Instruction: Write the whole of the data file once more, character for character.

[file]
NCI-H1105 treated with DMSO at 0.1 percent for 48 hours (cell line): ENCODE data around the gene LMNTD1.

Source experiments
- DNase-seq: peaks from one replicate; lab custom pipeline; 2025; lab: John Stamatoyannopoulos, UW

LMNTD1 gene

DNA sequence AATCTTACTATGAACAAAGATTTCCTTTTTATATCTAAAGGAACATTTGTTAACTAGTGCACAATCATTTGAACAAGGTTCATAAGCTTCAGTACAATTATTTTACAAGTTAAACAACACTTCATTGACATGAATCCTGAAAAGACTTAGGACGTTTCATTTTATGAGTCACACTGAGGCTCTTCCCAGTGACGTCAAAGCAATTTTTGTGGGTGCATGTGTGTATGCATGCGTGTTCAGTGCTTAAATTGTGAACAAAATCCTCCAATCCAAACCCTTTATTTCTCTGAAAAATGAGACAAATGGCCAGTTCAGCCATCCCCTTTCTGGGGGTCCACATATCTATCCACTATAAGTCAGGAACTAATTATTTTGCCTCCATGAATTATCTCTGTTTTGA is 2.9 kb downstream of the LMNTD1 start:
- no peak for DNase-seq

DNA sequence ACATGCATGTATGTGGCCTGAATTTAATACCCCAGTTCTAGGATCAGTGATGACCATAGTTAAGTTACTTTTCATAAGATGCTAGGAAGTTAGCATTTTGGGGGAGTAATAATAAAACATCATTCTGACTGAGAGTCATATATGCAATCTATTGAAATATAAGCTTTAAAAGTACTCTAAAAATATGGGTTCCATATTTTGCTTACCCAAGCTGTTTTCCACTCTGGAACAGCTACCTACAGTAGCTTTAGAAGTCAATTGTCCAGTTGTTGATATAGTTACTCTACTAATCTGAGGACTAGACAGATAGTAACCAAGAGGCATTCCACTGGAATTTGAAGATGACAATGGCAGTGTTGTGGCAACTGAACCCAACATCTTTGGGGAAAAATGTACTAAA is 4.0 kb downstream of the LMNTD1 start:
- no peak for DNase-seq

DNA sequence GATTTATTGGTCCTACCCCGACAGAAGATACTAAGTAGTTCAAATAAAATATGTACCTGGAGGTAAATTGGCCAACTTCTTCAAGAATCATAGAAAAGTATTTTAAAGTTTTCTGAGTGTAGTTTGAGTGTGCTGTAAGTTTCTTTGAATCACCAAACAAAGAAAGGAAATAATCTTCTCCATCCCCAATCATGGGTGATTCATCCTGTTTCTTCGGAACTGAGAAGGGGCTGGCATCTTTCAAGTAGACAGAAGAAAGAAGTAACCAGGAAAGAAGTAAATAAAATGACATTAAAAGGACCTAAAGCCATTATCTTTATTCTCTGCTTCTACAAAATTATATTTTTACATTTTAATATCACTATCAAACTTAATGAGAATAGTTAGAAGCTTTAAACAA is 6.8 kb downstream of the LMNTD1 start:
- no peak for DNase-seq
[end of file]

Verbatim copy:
NCI-H1105 treated with DMSO at 0.1 percent for 48 hours (cell line): ENCODE data around the gene LMNTD1.

Source experiments
- DNase-seq: peaks from one replicate; lab custom pipeline; 2025; lab: John Stamatoyannopoulos, UW

LMNTD1 gene

DNA sequence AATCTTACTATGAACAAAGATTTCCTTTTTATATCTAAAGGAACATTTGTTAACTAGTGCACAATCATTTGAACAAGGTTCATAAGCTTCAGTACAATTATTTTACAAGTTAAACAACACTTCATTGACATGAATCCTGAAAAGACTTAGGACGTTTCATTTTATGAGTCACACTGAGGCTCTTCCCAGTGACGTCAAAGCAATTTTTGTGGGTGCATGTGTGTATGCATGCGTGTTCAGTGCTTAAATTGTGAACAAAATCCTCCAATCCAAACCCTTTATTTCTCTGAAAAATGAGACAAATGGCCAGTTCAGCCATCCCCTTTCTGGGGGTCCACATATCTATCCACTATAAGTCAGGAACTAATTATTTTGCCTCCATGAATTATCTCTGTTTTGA is 2.9 kb downstream of the LMNTD1 start:
- no peak for DNase-seq

DNA sequence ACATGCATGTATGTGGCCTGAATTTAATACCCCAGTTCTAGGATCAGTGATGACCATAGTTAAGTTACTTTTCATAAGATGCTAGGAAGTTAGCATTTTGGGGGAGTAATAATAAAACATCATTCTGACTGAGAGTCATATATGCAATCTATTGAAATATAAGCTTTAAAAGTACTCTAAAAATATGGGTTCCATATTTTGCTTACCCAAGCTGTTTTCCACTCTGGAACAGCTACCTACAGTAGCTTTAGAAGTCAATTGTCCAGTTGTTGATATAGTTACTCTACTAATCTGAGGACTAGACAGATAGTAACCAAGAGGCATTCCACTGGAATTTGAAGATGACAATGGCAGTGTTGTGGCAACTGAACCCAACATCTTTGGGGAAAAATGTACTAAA is 4.0 kb downstream of the LMNTD1 start:
- no peak for DNase-seq

DNA sequence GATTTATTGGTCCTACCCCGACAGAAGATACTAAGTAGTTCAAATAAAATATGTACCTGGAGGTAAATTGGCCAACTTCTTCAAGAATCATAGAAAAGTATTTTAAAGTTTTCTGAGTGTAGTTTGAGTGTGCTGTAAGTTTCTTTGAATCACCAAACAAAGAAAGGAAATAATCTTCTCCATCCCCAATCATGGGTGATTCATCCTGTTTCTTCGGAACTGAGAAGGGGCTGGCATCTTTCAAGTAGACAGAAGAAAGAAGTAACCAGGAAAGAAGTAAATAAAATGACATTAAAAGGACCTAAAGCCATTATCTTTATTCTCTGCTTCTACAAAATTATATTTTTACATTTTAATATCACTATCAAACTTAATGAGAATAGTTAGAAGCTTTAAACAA is 6.8 kb downstream of the LMNTD1 start:
- no peak for DNase-seq